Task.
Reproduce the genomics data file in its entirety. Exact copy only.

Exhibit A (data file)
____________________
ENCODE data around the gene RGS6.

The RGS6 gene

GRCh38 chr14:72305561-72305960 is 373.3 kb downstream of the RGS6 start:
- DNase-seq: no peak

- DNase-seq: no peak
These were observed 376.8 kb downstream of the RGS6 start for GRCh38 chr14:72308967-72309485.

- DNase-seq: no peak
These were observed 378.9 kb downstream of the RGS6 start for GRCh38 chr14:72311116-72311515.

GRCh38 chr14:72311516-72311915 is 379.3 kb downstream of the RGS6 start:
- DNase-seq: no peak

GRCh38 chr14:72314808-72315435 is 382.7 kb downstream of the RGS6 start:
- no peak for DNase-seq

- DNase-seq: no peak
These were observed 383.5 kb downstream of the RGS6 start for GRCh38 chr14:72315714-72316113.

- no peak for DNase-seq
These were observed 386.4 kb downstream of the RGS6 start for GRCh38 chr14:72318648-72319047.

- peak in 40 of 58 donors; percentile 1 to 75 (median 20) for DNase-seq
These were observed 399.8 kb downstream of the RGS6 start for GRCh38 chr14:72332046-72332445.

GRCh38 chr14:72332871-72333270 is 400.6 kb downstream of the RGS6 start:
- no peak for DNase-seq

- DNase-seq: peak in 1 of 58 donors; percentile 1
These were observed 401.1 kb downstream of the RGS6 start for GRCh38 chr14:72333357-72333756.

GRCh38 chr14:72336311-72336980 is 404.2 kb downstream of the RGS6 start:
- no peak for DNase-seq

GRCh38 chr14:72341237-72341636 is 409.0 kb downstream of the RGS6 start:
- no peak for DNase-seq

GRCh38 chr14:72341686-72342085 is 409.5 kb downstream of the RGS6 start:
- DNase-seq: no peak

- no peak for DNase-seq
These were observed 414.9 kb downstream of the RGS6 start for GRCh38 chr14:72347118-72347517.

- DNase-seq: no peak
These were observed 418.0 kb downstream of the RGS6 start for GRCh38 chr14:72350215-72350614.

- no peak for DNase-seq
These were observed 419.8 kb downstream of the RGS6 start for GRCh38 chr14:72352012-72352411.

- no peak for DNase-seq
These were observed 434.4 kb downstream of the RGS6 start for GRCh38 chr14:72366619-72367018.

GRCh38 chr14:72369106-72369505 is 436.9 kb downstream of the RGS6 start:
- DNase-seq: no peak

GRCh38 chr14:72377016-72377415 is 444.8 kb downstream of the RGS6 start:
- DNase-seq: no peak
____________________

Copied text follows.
ENCODE data around the gene RGS6.

The RGS6 gene

GRCh38 chr14:72305561-72305960 is 373.3 kb downstream of the RGS6 start:
- DNase-seq: no peak

- DNase-seq: no peak
These were observed 376.8 kb downstream of the RGS6 start for GRCh38 chr14:72308967-72309485.

- DNase-seq: no peak
These were observed 378.9 kb downstream of the RGS6 start for GRCh38 chr14:72311116-72311515.

GRCh38 chr14:72311516-72311915 is 379.3 kb downstream of the RGS6 start:
- DNase-seq: no peak

GRCh38 chr14:72314808-72315435 is 382.7 kb downstream of the RGS6 start:
- no peak for DNase-seq

- DNase-seq: no peak
These were observed 383.5 kb downstream of the RGS6 start for GRCh38 chr14:72315714-72316113.

- no peak for DNase-seq
These were observed 386.4 kb downstream of the RGS6 start for GRCh38 chr14:72318648-72319047.

- peak in 40 of 58 donors; percentile 1 to 75 (median 20) for DNase-seq
These were observed 399.8 kb downstream of the RGS6 start for GRCh38 chr14:72332046-72332445.

GRCh38 chr14:72332871-72333270 is 400.6 kb downstream of the RGS6 start:
- no peak for DNase-seq

- DNase-seq: peak in 1 of 58 donors; percentile 1
These were observed 401.1 kb downstream of the RGS6 start for GRCh38 chr14:72333357-72333756.

GRCh38 chr14:72336311-72336980 is 404.2 kb downstream of the RGS6 start:
- no peak for DNase-seq

GRCh38 chr14:72341237-72341636 is 409.0 kb downstream of the RGS6 start:
- no peak for DNase-seq

GRCh38 chr14:72341686-72342085 is 409.5 kb downstream of the RGS6 start:
- DNase-seq: no peak

- no peak for DNase-seq
These were observed 414.9 kb downstream of the RGS6 start for GRCh38 chr14:72347118-72347517.

- DNase-seq: no peak
These were observed 418.0 kb downstream of the RGS6 start for GRCh38 chr14:72350215-72350614.

- no peak for DNase-seq
These were observed 419.8 kb downstream of the RGS6 start for GRCh38 chr14:72352012-72352411.

- no peak for DNase-seq
These were observed 434.4 kb downstream of the RGS6 start for GRCh38 chr14:72366619-72367018.

GRCh38 chr14:72369106-72369505 is 436.9 kb downstream of the RGS6 start:
- DNase-seq: no peak

GRCh38 chr14:72377016-72377415 is 444.8 kb downstream of the RGS6 start:
- DNase-seq: no peak